In sum, it cannot be said, as a matter of law, that merely by choosing to operate a bicycle on a paved public roadway, or by engaging in some other form of leisure activity or exercise such as walking, jogging, or roller skating on a paved public roadway, a plaintiff consents to the negligent maintenance of such roadways by a municipality or a contractor. Adopting such a rule could have the arbitrary effect of eliminating all duties owed to participants in such leisure or exercise activities, not only by defendants responsible for road maintenance, but by operators of motor vehicles and other potential tortfeasors, as long as the danger created by the defendant can be deemed inherent in such activities. We decline to construe the doctrine of primary assumption of risk so expansively.
I think the Court missed a critical consideration in its analysis. The Court focused on the risk presented to the plaintiff by the lip in the roadway, or generally the condition of the roadway. By that was not the only, or, in my belief, the main risk that was present in the circumstances and which precipitated the plaintiff’s injuries. The plaintiff was cycling in a pack of 8 riders over long distance and at a relatively high rate of speed. And most crucially, the plaintiff was 1 to 1 1/2 wheel lengths behind the cyclist in front of her. Although not explicitly indicated in the court’s opinion, it is apparent that the cyclists were riding in what is known in road cycling as a “pace line.” This is a formation in which the cyclists follow each other in close formation so as to “draft” off each other to reduce wind drag, and thus, save energy. This is a technique which requires a considerable degree of skill, constant attention, quick reflexes, and a great deal of confidence and trust in your fellow riders. And it is one of the primary pleasures and challenges of road cycling.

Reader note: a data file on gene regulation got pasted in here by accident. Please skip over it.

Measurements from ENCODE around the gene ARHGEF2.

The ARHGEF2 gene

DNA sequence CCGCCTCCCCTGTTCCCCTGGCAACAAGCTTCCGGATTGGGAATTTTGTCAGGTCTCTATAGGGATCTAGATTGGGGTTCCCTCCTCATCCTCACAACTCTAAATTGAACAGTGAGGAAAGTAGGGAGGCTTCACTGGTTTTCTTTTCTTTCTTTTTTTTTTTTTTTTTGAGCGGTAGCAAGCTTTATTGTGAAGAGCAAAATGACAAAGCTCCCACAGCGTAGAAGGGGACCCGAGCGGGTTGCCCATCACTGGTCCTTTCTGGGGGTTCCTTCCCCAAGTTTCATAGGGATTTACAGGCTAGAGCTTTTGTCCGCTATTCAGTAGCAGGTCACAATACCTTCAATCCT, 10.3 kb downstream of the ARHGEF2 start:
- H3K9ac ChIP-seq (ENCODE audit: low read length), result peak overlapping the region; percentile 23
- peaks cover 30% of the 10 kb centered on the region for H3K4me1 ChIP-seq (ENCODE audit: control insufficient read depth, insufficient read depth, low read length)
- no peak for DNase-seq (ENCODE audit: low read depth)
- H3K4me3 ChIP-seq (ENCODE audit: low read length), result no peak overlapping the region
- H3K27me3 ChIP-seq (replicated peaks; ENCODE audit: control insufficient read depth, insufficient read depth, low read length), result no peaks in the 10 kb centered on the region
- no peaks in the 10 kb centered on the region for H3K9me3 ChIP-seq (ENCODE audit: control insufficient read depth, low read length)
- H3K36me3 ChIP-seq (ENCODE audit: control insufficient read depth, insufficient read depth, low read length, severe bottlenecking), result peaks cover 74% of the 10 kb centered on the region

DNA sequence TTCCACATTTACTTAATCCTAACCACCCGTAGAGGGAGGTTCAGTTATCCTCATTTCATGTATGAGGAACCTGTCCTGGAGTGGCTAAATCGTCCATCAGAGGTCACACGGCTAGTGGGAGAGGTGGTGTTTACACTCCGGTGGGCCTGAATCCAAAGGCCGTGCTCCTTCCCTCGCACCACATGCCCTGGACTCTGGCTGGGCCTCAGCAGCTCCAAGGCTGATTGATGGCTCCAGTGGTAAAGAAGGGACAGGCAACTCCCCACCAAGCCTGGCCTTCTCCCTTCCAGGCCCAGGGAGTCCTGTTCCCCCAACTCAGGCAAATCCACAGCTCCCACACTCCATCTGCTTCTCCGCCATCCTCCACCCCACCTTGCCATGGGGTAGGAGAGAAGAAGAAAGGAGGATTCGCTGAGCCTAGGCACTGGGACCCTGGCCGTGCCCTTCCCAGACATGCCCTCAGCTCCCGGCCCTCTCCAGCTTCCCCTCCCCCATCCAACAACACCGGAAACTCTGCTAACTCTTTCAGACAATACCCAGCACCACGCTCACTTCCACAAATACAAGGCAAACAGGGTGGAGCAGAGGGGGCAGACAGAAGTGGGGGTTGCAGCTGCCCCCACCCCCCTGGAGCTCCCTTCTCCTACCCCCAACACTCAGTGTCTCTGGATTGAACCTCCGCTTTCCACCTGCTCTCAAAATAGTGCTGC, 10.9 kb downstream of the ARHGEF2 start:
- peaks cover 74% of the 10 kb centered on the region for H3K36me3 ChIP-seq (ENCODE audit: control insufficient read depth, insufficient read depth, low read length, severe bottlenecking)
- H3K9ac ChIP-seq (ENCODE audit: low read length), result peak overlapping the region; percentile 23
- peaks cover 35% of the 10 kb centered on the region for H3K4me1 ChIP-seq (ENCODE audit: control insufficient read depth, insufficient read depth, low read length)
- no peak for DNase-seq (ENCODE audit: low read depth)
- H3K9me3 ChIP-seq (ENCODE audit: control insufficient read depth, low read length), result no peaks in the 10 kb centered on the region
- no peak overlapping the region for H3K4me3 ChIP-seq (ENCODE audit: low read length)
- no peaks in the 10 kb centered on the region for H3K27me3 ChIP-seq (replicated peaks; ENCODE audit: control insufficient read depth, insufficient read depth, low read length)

The assumption of risk doctrine applies to both the conditions inherent in a particular activity as well as the conduct of the participants. By focusing merely on the lip in the road, the court seems to have neglected the particular way in which the cyclists were riding. The cyclists did not have to be riding so close to each other. They did not have to be riding at such a high rate of speed (particularly on a road undergoing construction). And the riders did not have to attempt the “hopping” maneuver over the lip in the road. It was in fact the failure of the rider in front of the plaintiff to execute the maneuver which precipitated the plaintiff injuries. There is in fact nothing in the Court’s opinion which indicates that the rider in front of the plaintiff failed to execute the maneuver because of the lip. The Court in its decision stated that the issue of whether the plaintiff was following too closely to the rider in front of her was an issue of comparative fault, which should be decided by a trier of fact. I believe this is incorrect. It was not merely the plaintiff who was following too closely. It appears that it was the whole group who were riding in this manner. Thus each individual member of the group had to have a great deal of trust or confidence that the rider in front of them did not make any sudden, unexpected, or risky maneuvers which could put the whole group at risk. I submit that this was the risk that each individual member of the group assumed.
It may be that the defendants did not sufficiently develop the record, or advance this particular argument to the Court. Nevertheless, I believe the Court could have taken a closer look at the manner in which the cyclists chose to ride.